Abolish deposit insurance, please

This crises has taken its toll on livelihoods of many people. But it’s also making otherwise reasonable and balanced investors lose the plot and move from investing to preaching.

I have found myself in a surprising situation lately – I inadvertently became the only person on my twitter feed who does not condemn Jeroen Dijsselbloem. Now, I like being controversial like the next man (anyone who ever tried to talk to me about Hungary can testify that) but this time around I have had to endure more abuses than normally.

I am sure many of you still have in mind “the Cyprus debacle”. If not, please start with an excellent piece from Joseph Cotterill entitled “A stupid idea whose time had to come” and work your way through links. The title of Joe’s piece has stuck in my mind ever since and I finally have a few moments to explain why.

To be sure, I do not contest the fact that the EU outdid itself and managed to make their communication even muddier than usual. But this is now behind us and we should focus on the essence rather than on the way the package was announced. I may have mentioned that in the old days I was quite involved in Iceland’s banking crisis of 2008. And I have always claimed that – despite a few minor hiccups on the way – letting the big banks default and closing the capital account was the right thing to do. I think there are many similarities between Iceland and Cyprus and that’s why I believe that bailing-in the (foreign to a large extent) depositors was the correct course of action. I mean of course the final solution, not the initial idea of not sparing smaller deposits, which was plain ridiculous. Yet, ever since the announcement I had to argue with people who were throwing all sort of populist arguments and who went into great length in finding ways to insult Jeroen Dijsselbloem. Jeroen Dijsselbloem who is a politician trying – like all of them – to get reelected and who understands that top priority in a support package for any country must include ways to prevent citizens of core European nations from revolting.

But instead of spending time explaining why I think the Cyprus solution was a correct one*, I thought I would touch on a somewhat more medium term issue, which is deposit insurance. This is because I think the debate in Europe whether to centralise the deposit insurance scheme or keep it on the national level is a wrong kind of discussion. I think that we should begin to discuss whether one of the lessons from the crisis shouldn’t be to cancel deposit insurance altogether.

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Deposit insurance was introduced in the US in 1933 (earlier it was created in Czechoslovakia). The idea was to restore faith in the financial system and get banks to lend more. This was the idea whose time had to come. And it wasn’t stupid at the time but rather necessary. Since then a lot of things have changed, though. For starters, the world has seen a remarkable ascent of investment banks, which have benefited quite a bit from deposit insurance. This was at times coupled by quite a bit of recklessness in the way banks’ balance sheets were used and this is now widely recognised. Perhaps all-too widely.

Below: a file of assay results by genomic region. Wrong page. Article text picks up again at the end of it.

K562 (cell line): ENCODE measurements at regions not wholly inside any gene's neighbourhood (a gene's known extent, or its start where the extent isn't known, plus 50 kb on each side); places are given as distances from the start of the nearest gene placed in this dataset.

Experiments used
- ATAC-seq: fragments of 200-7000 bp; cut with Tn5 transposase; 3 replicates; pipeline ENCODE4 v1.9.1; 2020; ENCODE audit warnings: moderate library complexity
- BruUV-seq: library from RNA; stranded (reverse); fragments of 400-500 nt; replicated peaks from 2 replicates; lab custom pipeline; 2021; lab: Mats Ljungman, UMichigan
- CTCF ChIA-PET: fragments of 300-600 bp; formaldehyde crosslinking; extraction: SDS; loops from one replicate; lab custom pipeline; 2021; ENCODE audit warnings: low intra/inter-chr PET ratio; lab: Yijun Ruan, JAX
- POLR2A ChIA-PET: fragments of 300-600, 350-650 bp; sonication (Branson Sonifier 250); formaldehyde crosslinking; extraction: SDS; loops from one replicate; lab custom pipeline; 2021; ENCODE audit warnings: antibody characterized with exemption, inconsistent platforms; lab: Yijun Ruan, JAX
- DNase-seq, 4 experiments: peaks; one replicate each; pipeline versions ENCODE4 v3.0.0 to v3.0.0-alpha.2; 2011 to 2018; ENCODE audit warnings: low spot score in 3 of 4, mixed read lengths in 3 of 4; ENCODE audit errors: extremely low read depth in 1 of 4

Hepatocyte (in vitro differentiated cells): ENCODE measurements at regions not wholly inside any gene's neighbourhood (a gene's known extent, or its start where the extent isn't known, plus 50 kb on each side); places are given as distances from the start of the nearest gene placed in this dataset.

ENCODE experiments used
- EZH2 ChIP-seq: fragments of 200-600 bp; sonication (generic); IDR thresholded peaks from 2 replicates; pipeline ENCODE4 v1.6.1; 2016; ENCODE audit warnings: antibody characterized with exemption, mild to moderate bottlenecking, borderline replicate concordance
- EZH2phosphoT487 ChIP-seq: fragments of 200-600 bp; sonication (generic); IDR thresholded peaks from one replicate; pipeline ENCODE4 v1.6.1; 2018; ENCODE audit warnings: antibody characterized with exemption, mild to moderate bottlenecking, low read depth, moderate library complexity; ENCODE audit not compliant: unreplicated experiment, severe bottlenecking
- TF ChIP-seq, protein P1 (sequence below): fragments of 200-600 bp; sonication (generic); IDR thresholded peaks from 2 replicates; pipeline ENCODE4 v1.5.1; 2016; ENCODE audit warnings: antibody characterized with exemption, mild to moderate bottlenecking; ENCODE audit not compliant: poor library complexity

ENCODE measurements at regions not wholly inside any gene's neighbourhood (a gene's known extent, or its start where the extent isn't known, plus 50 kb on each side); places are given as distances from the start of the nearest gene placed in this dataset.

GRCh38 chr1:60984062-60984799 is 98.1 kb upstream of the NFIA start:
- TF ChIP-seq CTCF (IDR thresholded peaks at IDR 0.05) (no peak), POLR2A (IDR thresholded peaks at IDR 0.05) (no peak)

Think about it – we just witnessed a full-blown bank holiday in a country which is relatively small but which was in the spotlight for at least a fortnight. During that time I even recall one of the macro tourists hedge fund guys who said that the best thing to do at the moment was to put live cameras in front of banks in Milan and Madrid because “the end is nigh”. Of course none of that happened and we probably need to entertain the idea that people in the street are not completely dumb, as difficult as it may sound…

But why didn’t we have a run on other European banks? I think most of the Europeans understood that the bail-in in Cyprus was due to the fact that there was a lot of foreign and most probably dirty money there. Heck, even the average person in Cyprus seems to have comprehended that problems at Laiki were pretty specific to Laiki. True, the capital account remains shut and it will probably stay like that for a while but it’s really not a big deal in the greater scheme of things.

When I first tweeted about the idea of abolishing deposit insurance, the replies I received pointed out that it could topple the whole financial system. There is some truth in it. After all, if the deposit insurance was to be abolished as of tomorrow, many people would probably go to ATMs “just in case”. But let’s try and work out the logistics of the issue. First of all, most European countries guarantee deposits up to €100k in full. This seems to be working even though there are quite a few governments who could not possibly meet this obligation if required, just like Cyprus. So it’s one of those barrier-type option hedging products that stops working precisely when you need it. Another question is why 100k? It’s a round number and nothing else, because the average deposit is way below that level. And if that’s the case then would it change much if we reduced the limit to 99,999.99€? With the exception of the holier-than-thou folk in the media who would immolate over the concept, probably not much.

Let’s take it a step further. What if Europe announced the following:

  1. As of January 1, 2014, all the countries within the Eurozone will be jointly responsible for insuring any deposit up to 100,000€.
  2. Starting from January 1, 2015 the limit will go down by 10,000€ every year until it goes down to zero on January 1, 2024, after which no deposit will be guaranteed by any Member State.
  3. (repetition) Governments and national central banks of Member States will irrevocably guarantee the insurance with their full faith and credit until January 1, 2024.